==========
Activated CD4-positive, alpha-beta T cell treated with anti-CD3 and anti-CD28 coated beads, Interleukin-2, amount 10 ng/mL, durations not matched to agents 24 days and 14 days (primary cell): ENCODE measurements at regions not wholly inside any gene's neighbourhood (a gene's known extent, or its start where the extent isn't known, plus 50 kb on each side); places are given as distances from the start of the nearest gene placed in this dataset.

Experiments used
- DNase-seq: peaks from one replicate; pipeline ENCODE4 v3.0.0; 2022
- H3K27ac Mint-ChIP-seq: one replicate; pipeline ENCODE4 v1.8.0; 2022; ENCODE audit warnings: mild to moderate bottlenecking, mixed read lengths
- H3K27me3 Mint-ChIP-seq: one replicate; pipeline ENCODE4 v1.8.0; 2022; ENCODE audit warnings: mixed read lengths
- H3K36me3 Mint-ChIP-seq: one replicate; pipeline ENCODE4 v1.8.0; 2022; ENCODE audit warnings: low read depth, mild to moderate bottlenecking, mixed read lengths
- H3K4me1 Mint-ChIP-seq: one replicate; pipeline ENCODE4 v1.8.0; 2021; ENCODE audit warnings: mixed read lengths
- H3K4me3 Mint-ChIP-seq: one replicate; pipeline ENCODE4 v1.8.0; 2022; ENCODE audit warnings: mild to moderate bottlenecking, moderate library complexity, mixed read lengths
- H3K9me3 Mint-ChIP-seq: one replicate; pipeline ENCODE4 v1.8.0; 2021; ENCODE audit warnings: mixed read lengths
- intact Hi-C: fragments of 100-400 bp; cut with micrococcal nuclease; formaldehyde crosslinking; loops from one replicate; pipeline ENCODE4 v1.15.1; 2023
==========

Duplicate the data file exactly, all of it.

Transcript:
Activated CD4-positive, alpha-beta T cell treated with anti-CD3 and anti-CD28 coated beads, Interleukin-2, amount 10 ng/mL, durations not matched to agents 24 days and 14 days (primary cell): ENCODE measurements at regions not wholly inside any gene's neighbourhood (a gene's known extent, or its start where the extent isn't known, plus 50 kb on each side); places are given as distances from the start of the nearest gene placed in this dataset.

Experiments used
- DNase-seq: peaks from one replicate; pipeline ENCODE4 v3.0.0; 2022
- H3K27ac Mint-ChIP-seq: one replicate; pipeline ENCODE4 v1.8.0; 2022; ENCODE audit warnings: mild to moderate bottlenecking, mixed read lengths
- H3K27me3 Mint-ChIP-seq: one replicate; pipeline ENCODE4 v1.8.0; 2022; ENCODE audit warnings: mixed read lengths
- H3K36me3 Mint-ChIP-seq: one replicate; pipeline ENCODE4 v1.8.0; 2022; ENCODE audit warnings: low read depth, mild to moderate bottlenecking, mixed read lengths
- H3K4me1 Mint-ChIP-seq: one replicate; pipeline ENCODE4 v1.8.0; 2021; ENCODE audit warnings: mixed read lengths
- H3K4me3 Mint-ChIP-seq: one replicate; pipeline ENCODE4 v1.8.0; 2022; ENCODE audit warnings: mild to moderate bottlenecking, moderate library complexity, mixed read lengths
- H3K9me3 Mint-ChIP-seq: one replicate; pipeline ENCODE4 v1.8.0; 2021; ENCODE audit warnings: mixed read lengths
- intact Hi-C: fragments of 100-400 bp; cut with micrococcal nuclease; formaldehyde crosslinking; loops from one replicate; pipeline ENCODE4 v1.15.1; 2023